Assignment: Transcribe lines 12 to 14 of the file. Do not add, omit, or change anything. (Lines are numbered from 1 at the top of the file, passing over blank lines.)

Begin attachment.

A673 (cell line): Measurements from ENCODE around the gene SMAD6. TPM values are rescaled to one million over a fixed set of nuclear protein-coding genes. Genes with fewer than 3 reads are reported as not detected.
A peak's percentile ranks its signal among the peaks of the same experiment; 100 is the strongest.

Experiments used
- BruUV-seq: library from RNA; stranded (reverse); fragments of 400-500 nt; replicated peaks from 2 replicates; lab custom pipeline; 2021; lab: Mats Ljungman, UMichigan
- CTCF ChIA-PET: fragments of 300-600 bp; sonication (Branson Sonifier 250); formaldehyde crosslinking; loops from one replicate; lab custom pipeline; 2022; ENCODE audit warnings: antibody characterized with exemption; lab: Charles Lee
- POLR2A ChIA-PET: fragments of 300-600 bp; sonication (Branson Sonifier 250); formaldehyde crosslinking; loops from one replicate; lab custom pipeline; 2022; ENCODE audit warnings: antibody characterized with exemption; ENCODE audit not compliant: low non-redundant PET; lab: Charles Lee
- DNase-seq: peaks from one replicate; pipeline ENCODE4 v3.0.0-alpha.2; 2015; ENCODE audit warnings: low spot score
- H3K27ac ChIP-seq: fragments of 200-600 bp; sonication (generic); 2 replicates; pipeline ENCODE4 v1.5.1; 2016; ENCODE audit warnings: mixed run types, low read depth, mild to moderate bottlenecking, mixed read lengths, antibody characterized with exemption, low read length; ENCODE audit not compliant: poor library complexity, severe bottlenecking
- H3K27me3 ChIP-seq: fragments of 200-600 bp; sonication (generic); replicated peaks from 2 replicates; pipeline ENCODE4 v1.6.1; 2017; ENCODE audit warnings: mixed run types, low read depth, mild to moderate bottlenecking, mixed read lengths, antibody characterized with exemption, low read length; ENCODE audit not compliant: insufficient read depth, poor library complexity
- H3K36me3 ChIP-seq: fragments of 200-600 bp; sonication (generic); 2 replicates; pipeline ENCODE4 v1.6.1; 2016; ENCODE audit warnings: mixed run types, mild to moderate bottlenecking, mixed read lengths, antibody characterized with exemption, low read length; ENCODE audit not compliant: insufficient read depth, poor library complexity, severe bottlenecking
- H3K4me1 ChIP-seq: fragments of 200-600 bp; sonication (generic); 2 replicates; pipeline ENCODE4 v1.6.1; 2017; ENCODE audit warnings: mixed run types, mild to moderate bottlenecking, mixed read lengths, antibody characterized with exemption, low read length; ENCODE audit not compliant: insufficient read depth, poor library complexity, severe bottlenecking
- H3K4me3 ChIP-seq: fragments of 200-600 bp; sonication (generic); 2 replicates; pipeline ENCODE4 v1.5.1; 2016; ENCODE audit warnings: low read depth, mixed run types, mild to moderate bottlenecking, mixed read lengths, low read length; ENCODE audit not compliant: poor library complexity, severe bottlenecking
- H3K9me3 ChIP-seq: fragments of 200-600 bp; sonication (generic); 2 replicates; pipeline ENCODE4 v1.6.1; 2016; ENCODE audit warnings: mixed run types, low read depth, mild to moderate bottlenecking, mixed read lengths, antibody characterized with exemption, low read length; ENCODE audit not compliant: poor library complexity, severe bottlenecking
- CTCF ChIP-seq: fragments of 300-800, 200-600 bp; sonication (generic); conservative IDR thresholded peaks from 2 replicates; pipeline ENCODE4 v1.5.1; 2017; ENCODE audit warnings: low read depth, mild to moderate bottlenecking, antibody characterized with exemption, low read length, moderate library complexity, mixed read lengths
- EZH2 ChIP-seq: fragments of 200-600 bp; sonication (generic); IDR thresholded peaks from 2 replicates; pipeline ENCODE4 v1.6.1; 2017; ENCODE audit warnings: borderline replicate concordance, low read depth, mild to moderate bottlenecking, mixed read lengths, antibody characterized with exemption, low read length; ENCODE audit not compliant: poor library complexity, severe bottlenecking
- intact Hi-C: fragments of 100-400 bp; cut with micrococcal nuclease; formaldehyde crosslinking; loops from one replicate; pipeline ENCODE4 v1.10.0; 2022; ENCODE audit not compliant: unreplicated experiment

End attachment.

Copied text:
- H3K4me3 ChIP-seq: fragments of 200-600 bp; sonication (generic); 2 replicates; pipeline ENCODE4 v1.5.1; 2016; ENCODE audit warnings: low read depth, mixed run types, mild to moderate bottlenecking, mixed read lengths, low read length; ENCODE audit not compliant: poor library complexity, severe bottlenecking
- H3K9me3 ChIP-seq: fragments of 200-600 bp; sonication (generic); 2 replicates; pipeline ENCODE4 v1.6.1; 2016; ENCODE audit warnings: mixed run types, low read depth, mild to moderate bottlenecking, mixed read lengths, antibody characterized with exemption, low read length; ENCODE audit not compliant: poor library complexity, severe bottlenecking
- CTCF ChIP-seq: fragments of 300-800, 200-600 bp; sonication (generic); conservative IDR thresholded peaks from 2 replicates; pipeline ENCODE4 v1.5.1; 2017; ENCODE audit warnings: low read depth, mild to moderate bottlenecking, antibody characterized with exemption, low read length, moderate library complexity, mixed read lengths